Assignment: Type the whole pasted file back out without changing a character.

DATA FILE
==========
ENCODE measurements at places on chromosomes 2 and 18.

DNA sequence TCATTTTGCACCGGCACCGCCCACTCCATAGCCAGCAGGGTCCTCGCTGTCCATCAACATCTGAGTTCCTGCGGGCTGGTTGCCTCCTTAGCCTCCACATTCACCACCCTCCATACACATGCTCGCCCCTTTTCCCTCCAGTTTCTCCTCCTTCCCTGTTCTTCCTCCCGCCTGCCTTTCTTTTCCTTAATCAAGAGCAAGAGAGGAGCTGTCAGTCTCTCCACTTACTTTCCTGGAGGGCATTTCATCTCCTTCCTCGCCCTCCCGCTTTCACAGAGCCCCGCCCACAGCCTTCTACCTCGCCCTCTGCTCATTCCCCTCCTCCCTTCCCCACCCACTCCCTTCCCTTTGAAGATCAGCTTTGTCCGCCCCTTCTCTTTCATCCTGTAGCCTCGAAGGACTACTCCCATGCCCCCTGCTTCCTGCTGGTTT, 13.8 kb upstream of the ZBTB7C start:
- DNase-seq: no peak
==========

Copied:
ENCODE measurements at places on chromosomes 2 and 18.

DNA sequence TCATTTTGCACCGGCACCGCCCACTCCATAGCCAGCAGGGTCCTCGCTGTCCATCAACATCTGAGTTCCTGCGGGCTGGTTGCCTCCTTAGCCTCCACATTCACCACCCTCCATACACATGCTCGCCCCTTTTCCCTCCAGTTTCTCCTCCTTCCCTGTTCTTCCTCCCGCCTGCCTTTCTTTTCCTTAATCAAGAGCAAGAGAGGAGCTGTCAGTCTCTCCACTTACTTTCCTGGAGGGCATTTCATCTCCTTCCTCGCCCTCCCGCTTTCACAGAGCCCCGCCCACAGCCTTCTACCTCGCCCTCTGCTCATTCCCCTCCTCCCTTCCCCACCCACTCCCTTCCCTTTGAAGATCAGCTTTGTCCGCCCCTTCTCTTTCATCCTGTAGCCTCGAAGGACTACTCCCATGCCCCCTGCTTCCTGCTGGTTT, 13.8 kb upstream of the ZBTB7C start:
- DNase-seq: no peak